PROVIDENCE, R.I. (WPRI) — Hospitals around the country are facing a shortage of a certain kind of dye used to assist in reading computed tomography, commonly referred to as a CAT or CT scan.
The dye, known as contrast media, improves a radiologist’s ability to find possible abnormalities.
It’s largely manufactured in Shanghai, China, which is currently under a COVID-19 lockdown, though local doctors familiar with the shortage say the affected facility has reopened and since ramped up production.
Lifespan spokesperson Kathleen Hart confirmed that its affiliates, along with hospitals around the country, are experiencing a shortage of the dye.
“To best manage its supply of this contrast media, Lifespan has temporarily paused scheduling most outpatient CT scans that require contrast,” Hart said in a statement.
“This move is intended to conserve the contrast media for inpatients, the Emergency Department, as well as necessary procedures/surgeries,” she continued. “Scheduling of any delayed outpatient CT scans that require contrast will resume as supplies of the dye are restored.”
“We think this is only going to go on for a couple of weeks,” Dr. Jeremiah Schuur, Lifespan’s Chief of Emergency Medicine, told 12 News on Thursday.
“There definitely are patients in whom it’s time sensitive, and there are other patients in whom waiting a week or two is not going to impact their care, so those decisions are being made on a condition-by-condition and patient-by-patient basis,” he added.
Doctors are working with radiologists to make sure every contrast order that’s placed is truly needed, Schuur said, noting that some scans can be done without contrast.
A CT scan is a diagnostic imaging exam that uses X-ray technology to produce images of the inside of the body, including more detailed images of bones, muscles, organs and blood vessels.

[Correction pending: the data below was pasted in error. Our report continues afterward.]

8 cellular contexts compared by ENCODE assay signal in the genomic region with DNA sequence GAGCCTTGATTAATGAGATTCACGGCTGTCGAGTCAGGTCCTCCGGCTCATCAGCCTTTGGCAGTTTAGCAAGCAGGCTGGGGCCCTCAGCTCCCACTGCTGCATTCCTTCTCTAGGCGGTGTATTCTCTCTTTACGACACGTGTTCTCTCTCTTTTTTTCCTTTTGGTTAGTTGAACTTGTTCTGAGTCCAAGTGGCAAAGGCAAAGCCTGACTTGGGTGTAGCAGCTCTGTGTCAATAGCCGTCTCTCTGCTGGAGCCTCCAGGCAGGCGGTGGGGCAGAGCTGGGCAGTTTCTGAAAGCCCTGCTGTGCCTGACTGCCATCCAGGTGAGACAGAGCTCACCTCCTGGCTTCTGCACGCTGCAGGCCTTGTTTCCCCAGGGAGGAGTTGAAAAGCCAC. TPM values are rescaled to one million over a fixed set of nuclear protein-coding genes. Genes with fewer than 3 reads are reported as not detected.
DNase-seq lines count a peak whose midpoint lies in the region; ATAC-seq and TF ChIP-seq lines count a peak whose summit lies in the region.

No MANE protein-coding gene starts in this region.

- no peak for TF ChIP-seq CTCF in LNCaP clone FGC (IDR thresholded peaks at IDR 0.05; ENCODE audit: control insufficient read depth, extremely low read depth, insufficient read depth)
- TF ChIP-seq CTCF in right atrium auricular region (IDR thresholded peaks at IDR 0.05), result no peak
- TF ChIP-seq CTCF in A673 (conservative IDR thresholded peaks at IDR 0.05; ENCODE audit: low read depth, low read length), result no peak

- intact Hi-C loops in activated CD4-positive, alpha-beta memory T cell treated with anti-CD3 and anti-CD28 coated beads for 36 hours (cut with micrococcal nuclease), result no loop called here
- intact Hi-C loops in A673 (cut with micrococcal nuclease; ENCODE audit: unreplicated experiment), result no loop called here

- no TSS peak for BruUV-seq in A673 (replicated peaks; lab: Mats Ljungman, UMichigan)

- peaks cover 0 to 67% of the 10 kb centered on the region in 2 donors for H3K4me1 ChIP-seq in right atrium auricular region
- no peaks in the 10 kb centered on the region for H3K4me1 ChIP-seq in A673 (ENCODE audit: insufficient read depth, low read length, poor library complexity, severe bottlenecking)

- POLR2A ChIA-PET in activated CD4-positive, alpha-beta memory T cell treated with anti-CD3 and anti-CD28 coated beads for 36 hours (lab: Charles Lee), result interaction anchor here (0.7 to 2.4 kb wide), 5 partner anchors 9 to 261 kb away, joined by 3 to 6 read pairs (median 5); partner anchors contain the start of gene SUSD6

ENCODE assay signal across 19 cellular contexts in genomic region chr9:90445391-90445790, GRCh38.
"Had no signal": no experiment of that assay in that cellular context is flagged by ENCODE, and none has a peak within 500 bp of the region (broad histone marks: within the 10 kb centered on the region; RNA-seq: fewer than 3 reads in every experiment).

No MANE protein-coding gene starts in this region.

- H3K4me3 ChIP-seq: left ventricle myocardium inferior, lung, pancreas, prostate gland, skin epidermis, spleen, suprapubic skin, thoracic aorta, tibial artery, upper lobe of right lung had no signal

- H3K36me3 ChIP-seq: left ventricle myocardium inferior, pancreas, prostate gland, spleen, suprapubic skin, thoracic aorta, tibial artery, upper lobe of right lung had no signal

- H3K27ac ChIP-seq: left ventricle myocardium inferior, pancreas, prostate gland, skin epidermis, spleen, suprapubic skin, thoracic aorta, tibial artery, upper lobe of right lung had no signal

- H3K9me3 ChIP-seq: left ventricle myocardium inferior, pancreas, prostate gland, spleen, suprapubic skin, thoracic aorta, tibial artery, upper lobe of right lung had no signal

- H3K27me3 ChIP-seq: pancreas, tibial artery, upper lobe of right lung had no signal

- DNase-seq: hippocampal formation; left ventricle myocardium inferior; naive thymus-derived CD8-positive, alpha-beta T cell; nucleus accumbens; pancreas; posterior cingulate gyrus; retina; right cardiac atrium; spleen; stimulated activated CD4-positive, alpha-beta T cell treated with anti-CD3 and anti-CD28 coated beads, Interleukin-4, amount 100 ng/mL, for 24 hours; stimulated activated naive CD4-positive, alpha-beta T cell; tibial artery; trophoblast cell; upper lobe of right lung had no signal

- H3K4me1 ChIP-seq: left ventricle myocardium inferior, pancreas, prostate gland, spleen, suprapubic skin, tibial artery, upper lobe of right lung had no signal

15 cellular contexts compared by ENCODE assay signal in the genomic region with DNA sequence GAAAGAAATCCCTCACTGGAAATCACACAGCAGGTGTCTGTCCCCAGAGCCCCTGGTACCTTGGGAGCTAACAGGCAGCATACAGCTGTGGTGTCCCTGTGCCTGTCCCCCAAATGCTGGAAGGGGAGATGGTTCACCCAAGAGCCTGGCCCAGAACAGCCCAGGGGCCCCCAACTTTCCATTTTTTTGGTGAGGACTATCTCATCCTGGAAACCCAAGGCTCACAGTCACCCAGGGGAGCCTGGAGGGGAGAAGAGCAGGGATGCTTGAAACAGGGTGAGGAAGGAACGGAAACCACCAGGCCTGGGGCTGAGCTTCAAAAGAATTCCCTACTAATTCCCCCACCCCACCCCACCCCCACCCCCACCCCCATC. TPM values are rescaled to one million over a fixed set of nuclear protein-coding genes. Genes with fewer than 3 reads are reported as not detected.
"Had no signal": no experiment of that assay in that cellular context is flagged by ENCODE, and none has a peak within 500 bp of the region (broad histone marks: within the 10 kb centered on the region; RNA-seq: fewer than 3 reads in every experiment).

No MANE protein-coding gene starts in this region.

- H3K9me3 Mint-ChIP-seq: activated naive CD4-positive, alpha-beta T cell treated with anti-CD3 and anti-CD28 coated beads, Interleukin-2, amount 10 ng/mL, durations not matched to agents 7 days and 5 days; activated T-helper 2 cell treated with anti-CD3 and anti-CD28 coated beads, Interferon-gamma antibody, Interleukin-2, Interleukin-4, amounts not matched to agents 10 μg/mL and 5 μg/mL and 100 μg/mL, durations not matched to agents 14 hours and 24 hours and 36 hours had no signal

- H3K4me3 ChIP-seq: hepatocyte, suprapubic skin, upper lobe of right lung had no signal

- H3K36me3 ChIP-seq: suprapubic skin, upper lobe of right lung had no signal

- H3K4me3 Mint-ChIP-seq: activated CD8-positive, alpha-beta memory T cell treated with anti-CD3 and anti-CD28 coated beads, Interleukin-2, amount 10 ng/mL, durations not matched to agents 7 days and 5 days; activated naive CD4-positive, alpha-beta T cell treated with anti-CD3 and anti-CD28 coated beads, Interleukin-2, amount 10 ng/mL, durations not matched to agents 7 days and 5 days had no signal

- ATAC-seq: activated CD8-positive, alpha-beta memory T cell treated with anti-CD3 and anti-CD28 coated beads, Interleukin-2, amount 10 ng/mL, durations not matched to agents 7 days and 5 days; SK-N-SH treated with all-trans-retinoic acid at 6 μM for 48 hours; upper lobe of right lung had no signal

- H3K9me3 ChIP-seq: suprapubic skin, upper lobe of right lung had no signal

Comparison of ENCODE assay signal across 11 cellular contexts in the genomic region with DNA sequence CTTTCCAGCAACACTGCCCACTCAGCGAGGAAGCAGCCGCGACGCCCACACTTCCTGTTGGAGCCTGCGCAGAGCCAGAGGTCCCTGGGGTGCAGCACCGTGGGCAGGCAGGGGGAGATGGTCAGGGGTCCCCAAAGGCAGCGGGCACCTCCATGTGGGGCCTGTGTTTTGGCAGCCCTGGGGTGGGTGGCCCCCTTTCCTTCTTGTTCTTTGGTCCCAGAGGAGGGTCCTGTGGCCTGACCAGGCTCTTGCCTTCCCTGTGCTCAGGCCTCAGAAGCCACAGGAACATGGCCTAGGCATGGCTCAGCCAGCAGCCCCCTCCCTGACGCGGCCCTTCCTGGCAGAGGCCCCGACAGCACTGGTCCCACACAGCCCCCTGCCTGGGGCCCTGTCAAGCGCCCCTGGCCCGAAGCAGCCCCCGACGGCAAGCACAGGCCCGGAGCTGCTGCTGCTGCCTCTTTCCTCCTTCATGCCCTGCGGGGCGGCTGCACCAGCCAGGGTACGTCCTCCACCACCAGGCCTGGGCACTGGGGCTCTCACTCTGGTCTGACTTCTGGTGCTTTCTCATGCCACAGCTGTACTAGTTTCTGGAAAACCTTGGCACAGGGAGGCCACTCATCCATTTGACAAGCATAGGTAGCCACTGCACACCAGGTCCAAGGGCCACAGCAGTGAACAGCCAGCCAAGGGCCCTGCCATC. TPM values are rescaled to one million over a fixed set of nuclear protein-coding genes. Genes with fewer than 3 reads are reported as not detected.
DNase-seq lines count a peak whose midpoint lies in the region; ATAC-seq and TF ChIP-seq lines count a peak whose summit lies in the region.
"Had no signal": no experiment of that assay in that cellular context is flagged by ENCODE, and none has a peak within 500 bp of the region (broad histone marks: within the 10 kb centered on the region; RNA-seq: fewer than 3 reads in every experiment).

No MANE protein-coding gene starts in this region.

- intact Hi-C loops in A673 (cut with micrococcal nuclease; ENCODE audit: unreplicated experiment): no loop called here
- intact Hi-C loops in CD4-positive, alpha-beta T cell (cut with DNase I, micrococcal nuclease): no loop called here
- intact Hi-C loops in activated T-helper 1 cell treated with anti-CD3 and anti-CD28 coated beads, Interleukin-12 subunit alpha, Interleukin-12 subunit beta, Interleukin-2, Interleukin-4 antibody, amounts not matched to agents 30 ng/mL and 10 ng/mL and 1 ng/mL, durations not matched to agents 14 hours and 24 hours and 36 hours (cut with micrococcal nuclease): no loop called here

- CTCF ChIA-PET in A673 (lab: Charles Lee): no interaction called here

“They give us essentially the same information,” Schuur added.
A New York hospital association sent out a warning Wednesday that GE Healthcare expects an 80% reduction in supplies for the next six to eight weeks.
The Greater New York Hospital Association posted in its advisory that “GE’s iodinated contrast media —specifically, all concentrations and formulations of its Omnipaque™ (iohexol) products are manufactured in a single facility in Shanghai.”
12 News also reached out to Care New England regarding potential impacts from the national shortage but has not yet heard back.
Ariel Krugman, of Fall River, has breast cancer with bone metastasis. She said a CAT scan with contrast found the cancer back in 2008.
“If I didn’t have those studies and I didn’t have the care that every human being should get, I would not be alive,” Krugman said.
Krugman added that continued scans are crucial for her oncologist to provide accurate diagnoses and treatment plans.
“Unless you have that contrast — the visual — the doctors are not able to make the appropriate diagnostics,” she said.
Krugman told 12 News her CT scan scheduled for Thursday morning was canceled and she was put on a waiting list. She was scheduled to undergo the routine scan at Charlton Memorial Hospital, part of the Southcoast Health hospital system.
In a statement shared with 12 News, spokesperson Shawn Badgley confirmed that Southcoast is also conserving any oral and IV contrast the hospital system has on hand as a result of global supply chain issues.
“Our providers are closely adhering to guidelines issued by professional organizations like the American College of Radiology to determine which procedures requiring contrast are appropriate to postpone,” the statement read.
“This effort will ensure we have adequate resources for those patients in need of critical and emergent care,” the statement continued. “We apologize to our patients who are facing delays, and are working around the clock with GE and other suppliers to overcome this national shortage as soon as possible.”